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Frequently asked questions about security freeze

Credit card companies, merchants, other businesses, and government entities do not always adequately safeguard consumers' private financial information.

Credit card companies, merchants, other businesses, and government entities do not always adequately safeguard consumers’ private financial information, making it relatively easy for thieves to steal this data and use it to take out new credit or to rack up charges on existing accounts. As a result, identity theft is one of the fastest growing financial crimes. More than 8 million Americans fall victim each year.

One of the best identity theft prevention tools is the security freeze. A security freeze gives consumers the choice to “freeze” or lock access to their credit file against anyone trying to open up a new account or to get new credit in their name.

When a security freeze is in place at all three major credit reporting agencies, a consumer’s credit report and credit score cannot be shared with potential creditors or other persons considering opening new accounts unless the consumer decides to unlock the file by contacting a consumer reporting agency and providing a PIN or password.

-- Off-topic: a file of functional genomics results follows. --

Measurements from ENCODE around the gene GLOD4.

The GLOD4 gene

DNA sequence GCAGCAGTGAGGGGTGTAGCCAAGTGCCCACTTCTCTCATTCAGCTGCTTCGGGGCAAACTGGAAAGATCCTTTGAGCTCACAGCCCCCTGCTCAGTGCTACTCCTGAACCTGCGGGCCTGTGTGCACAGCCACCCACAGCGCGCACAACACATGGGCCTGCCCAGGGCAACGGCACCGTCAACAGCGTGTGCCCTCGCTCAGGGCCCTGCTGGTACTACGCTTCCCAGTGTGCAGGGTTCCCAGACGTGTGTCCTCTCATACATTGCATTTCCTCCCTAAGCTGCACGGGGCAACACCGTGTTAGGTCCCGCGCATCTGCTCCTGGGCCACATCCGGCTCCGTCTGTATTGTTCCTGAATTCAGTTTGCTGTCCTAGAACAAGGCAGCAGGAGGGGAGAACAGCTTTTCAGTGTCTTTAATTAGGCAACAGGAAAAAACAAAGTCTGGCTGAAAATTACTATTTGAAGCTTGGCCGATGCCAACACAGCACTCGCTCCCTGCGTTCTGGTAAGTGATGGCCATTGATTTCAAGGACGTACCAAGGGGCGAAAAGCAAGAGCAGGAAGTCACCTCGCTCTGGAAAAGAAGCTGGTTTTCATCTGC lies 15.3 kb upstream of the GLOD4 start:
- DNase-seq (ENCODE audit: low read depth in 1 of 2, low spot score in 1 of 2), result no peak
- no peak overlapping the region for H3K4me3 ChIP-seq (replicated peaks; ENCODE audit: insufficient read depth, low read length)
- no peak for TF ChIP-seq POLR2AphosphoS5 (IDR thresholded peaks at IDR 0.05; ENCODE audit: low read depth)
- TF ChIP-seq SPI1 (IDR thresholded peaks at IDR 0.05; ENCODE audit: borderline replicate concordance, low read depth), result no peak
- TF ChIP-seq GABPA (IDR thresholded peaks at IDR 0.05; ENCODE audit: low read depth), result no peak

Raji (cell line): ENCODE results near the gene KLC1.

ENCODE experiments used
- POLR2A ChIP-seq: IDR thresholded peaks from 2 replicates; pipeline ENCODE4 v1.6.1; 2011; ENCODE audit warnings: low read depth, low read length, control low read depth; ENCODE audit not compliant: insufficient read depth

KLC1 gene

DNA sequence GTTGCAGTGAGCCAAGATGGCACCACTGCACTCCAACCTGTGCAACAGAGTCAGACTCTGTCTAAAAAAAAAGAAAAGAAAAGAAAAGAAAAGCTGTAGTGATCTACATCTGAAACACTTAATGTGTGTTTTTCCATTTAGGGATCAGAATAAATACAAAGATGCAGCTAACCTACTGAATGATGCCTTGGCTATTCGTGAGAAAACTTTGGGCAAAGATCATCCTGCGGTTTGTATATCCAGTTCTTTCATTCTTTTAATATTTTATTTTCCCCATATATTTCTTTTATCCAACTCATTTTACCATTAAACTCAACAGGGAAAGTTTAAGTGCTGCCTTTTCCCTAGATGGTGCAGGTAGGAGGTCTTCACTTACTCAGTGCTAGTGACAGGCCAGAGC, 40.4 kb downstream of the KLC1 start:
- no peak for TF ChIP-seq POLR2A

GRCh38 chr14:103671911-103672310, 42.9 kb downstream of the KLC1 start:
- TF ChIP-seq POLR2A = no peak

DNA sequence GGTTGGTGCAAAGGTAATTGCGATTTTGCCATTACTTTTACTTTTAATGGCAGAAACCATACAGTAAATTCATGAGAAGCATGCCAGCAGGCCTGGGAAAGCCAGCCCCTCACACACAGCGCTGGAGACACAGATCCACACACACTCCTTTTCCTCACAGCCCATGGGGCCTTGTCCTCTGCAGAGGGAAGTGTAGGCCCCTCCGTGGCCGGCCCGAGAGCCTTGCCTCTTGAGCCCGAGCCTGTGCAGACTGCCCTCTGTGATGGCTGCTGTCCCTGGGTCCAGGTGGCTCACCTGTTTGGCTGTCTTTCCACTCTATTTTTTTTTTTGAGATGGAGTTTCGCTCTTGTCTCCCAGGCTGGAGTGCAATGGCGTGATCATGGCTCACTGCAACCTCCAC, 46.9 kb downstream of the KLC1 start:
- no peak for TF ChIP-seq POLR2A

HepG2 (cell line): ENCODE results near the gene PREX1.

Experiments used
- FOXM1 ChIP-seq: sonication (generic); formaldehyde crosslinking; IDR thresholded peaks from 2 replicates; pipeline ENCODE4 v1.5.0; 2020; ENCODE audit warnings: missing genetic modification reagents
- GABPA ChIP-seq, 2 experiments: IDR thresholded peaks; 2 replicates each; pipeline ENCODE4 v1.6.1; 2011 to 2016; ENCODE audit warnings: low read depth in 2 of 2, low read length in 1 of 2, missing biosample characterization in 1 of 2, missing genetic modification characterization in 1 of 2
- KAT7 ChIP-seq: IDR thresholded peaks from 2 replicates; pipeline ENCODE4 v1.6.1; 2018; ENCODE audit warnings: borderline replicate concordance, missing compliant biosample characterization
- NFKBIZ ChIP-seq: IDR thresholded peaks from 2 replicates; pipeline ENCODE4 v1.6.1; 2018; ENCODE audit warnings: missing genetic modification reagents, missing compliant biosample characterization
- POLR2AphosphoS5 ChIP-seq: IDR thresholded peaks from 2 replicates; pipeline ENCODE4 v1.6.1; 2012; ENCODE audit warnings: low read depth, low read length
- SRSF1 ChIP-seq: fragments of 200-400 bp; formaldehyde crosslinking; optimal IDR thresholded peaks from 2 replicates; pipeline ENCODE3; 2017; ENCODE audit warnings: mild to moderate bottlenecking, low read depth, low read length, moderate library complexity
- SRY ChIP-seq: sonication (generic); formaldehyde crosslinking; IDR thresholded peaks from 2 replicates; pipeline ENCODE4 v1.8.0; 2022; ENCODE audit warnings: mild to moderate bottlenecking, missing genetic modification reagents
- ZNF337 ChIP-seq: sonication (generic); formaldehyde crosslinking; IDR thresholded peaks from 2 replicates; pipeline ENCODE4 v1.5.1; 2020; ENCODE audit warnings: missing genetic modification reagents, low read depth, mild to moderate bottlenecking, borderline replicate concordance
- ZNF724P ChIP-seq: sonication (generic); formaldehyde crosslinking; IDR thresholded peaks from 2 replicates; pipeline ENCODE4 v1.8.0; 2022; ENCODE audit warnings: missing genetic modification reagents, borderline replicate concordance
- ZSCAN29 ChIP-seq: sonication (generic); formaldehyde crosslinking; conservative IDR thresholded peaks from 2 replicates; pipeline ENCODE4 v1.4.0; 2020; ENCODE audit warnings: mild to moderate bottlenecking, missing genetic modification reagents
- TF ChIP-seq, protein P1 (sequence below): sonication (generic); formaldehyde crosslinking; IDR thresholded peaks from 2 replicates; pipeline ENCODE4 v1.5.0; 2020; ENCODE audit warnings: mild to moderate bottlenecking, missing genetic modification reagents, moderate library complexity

Most businesses will not issue new credit or provide goods or services for later payment to an individual without first reviewing his or her credit report or credit score. If an individual consumer reporting file is frozen and an imposter applies for credit in that individual’s name, a creditor likely would deny the imposter’s application, preventing an instance of identity theft.

Under a security freeze law, people who choose to freeze access to their consumer reporting files may temporarily lift the freeze when they want to use their own credit files. When a consumer places the freeze, the consumer reporting agency issues a unique PIN to the consumer that can be used to “thaw” or lift the security freeze for a particular entity or for a designated period of time.

What does placing a security freeze mean?

A security freeze tells the consumer reporting agencies not to give access to your consumer reporting file or your credit score unless you have authorized that access or the entity seeking to see your file has an exemption from the security freeze law, as do your current creditors. Placing a security freeze at all three major credit reporting agencies stops most persons from accessing your consumer reporting files. This prevents crooks from using your credit record to open false new accounts because most businesses will not open new accounts without first checking credit history. If your consumer reporting file is frozen, even someone who knows your name, date of birth and Social Security Number should be stopped from opening new accounts in your name.

Can I apply for credit when my file is frozen?

When you want additional credit, you can open your file with a PIN or a password and the business extending the credit will decide whether to issue the credit.